“We should be outraged but not surprised.” The death of George Floyd is the latest instantiation of this almost now commonplace expression.
Different this time, however, was Tuesday’s early evening protest. I’m referring to the thousands, maybe five, in Minnesota’s largest city who gathered peacefully but determined to vent their anger at the latest outrage on the part of the Minneapolis police force. Though the mainstream media, not surprisingly, focused on the violent acts of anger at the end of the mass mobilization — and since then — the important story is what happened three hours earlier.
The mobilization was one of the largest protests against police brutality since the 1992 Rodney King demonstration in the city. For an African-American of my generation, I still marvel at the racially diverse composition of anti-police brutality protests today, virtually absent in the 1960s. Tuesday’s action, like 1992, was in its majority Caucasian.
A different context: the pandemic
Indisputable is the very different context, one in which state and local authorities feel they have power to command citizens to stay home — the pandemic. Minneapolis Mayor Jacob Frey, in fact, said earlier in the day that if masked and “socially distanced” protesters could exercise First Amendment rights — as if we needed his permission.
So striking about the protest was how inconspicuous the mayor’s police force was. He clearly had them on a short leash. The masses marshaled themselves — many masks but not a lot of “social distancing.” George Floyd’s death would have made any kind of intervention of the police to enforce the mayor’s latest executive order an even more explosive scenario.
What mobilized so many was exactly what happened in 1992: the inhumane behavior of the ruling class’s police — and all captured on camera.
All so chillingly on display this time was Minneapolis police officer Derek Chauvin with his knee wedged in Floyd’s neck. Picture the unforgiving jaws of a cheetah gripping the neck of a just captured gazelle. Treated like an animal by a 19-year veteran of the Minneapolis police force is how George Floyd’s life ended.
The almost life-ending treatment of Rodney King provoked mass protests, some of them violent, throughout the country. Some of us knew the same could happen here. We organized to make sure the protest in Minneapolis would be militant but peaceful. Not because we fetishized peace. But because we wanted the largest number of people in the streets — the means by which real change has ever occurred in history.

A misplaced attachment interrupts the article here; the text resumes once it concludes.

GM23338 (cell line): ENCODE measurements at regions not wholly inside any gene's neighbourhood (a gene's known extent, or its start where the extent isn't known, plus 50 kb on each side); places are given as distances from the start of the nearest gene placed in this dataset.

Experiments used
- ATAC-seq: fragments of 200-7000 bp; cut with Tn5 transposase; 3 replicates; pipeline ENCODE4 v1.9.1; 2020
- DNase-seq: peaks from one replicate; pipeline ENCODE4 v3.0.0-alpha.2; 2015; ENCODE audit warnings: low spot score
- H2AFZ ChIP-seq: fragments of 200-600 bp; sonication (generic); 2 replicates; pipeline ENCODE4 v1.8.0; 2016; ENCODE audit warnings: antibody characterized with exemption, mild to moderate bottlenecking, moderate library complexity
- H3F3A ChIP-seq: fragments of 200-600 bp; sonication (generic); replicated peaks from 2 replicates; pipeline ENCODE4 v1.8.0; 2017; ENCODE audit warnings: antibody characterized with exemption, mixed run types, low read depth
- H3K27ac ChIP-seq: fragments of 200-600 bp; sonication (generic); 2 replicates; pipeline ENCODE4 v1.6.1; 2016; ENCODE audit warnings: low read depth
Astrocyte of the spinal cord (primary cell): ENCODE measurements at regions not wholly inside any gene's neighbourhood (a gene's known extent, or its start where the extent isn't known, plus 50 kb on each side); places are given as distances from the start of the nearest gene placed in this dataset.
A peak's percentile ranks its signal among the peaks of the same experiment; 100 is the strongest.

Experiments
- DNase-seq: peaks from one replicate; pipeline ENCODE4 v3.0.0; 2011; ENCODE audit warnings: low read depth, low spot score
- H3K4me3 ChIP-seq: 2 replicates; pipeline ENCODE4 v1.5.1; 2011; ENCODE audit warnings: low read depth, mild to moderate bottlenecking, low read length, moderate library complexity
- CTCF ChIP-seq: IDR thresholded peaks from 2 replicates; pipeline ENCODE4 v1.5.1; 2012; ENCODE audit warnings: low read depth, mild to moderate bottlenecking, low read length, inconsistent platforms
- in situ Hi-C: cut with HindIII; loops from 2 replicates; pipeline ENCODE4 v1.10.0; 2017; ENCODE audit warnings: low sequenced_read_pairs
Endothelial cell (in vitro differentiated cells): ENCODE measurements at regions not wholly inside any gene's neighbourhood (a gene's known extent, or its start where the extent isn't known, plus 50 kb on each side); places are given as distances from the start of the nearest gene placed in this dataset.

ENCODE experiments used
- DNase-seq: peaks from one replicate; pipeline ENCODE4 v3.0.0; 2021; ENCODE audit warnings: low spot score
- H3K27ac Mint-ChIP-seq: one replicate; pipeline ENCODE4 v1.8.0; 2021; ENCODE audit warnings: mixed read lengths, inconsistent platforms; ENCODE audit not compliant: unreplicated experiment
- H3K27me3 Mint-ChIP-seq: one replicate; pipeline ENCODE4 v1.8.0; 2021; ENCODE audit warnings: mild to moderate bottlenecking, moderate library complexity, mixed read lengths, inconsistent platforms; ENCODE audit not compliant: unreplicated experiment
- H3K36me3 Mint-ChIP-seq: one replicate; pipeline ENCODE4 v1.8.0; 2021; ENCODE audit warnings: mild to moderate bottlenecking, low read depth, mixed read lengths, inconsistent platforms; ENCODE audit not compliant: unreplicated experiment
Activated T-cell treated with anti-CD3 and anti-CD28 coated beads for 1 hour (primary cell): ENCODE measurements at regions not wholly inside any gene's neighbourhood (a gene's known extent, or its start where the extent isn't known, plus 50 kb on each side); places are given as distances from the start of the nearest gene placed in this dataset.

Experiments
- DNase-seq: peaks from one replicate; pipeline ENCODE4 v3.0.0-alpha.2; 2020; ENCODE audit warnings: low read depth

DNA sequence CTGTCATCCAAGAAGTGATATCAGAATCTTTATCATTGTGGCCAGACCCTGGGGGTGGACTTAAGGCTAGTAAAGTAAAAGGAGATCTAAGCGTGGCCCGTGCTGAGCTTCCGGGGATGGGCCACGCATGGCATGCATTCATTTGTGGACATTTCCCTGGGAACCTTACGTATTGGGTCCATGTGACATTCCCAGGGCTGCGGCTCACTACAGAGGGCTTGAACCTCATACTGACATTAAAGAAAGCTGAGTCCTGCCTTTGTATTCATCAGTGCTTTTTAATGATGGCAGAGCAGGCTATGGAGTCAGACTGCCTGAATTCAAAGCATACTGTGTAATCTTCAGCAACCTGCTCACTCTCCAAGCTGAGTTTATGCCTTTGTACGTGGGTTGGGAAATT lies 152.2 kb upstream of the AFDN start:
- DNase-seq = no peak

No incentive to act differently
The only immediate solution to such heinous acts by officer Chauvin and his cohorts is to jail police who act like him. As long as municipal authorities are willing to settle such outrages with payments to families of the victims, there is no incentive for the Chauvins and their enablers in district attorney offices and on the police forces to act differently.
As for the only long-term solution, consider what former Minneapolis police chief Tony Bouza said in his book “Police Unbound.” The “heart of the problem of both crime and police abuse in America is our tacitly accepted class structure separating the privileged from the poor, and along with it the systemic racism that society as a whole is not yet willing to face.” Bouza, a diehard defender of the institution he criticized but served — what the police department motto “To Protect and Serve” really means — was at least honest. Only with the dismantling of class society and its inevitable inequalities is a real solution possible. Pie in the sky? Consider — a topic for another discussion — the Cuban example that too, like the United States, has long roots in racial slavery and all its consequences, but not its inevitabilities.
A week ago, I happily attended, along with 200 other protesters, the Minnesota Nurses Association action outside the Minnesota Capitol to demand more protection for their members. The early evening protest on Tuesday in south Minneapolis was qualitatively different. Thousands who had hunkered down for more than two months came up for air, many disobediently — the biggest progressive action so far anywhere in the United States under the state-sanctioned pandemic lockdown. Having participated in more than four decades of anti-police brutality marches, Tuesday, I argue, was a big deal.
Mass protests in the midst of the 1918-1919 influenza scourge, including here in Minnesota, teach that the class struggle doesn’t go away in a pandemic. Minneapolis, May 26, 2020, confirms that truth.
August H. Nimtz Jr. is a professor of political science and African American and African Studies and Distinguished Teaching Professor, University of Minnesota.
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